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Billl

nuckphoto - just so you know the basic setup, the live feed is coming in 2 parts. The "A" in "AC" is for alternating. The voltage goes +120, -120, +120, -120 in each line. The voltage in the 2 wires is at opposite phases. When one is at +120, the other is at -120. In the standard 120 outlets in your home, only one leg of the live and a neutral wire is running them. That means the voltage difference between live (120) and neutral (0) is 120V. In your 240 circuit, you have both legs of the live going there. That means you always have a -120 and a +120 for a difference of 240V. because both of the wires are live, you should mark them as such so nobody mistakes the white wire for a neutral.

In terms of what you should do, buying a new plug for the machine is undoubtedly the cheapest solution. That would be perfectly acceptable. You are essentially tying the ground and neutral together for the machine and it will work properly. However, the current standard is to have separate grounds and neutrals. Every appliance you buy is going to be designed that way even if you can still buy plugs to convert them back to the old 3-prong. If the area is easily accessible, you might consider getting a quote on running a new 4 wire line there and upgrading to the modern standard.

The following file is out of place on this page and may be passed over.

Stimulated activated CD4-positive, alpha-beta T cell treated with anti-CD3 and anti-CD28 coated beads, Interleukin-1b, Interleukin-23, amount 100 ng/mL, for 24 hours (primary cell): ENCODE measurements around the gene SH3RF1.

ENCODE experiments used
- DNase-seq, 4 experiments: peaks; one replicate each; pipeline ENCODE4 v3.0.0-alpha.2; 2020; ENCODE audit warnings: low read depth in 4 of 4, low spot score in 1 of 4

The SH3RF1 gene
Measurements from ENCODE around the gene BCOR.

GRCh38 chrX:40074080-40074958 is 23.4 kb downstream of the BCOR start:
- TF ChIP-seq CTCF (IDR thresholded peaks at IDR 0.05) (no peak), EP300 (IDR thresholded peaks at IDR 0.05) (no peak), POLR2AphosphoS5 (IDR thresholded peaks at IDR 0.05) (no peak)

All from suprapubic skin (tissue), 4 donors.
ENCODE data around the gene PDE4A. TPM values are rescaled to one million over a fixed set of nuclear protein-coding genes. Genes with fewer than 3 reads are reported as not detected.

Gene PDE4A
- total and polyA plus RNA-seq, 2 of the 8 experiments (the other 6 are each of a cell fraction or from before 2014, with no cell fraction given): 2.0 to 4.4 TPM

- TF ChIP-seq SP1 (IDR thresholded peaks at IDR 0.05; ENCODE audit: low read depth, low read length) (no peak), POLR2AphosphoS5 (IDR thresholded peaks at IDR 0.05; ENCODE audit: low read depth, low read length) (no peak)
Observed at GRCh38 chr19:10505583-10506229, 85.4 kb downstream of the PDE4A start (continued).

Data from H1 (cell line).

Bookmark   August 10, 2009 at 11:43AM
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nuckphoto

Thanks Billl & Hendricus. I appreciate the explanation and may go for the re-wire. I'll have to hunt down the dryer instructions. It's about 3 years old and when we moved into this house there was a w & d already here so we used them until the remodel. I could shoot myself for not checking the plug on the newer machine but it just never occurred to me that they may be different.

Thanks to everyone.

    Bookmark   August 10, 2009 at 3:19PM
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normel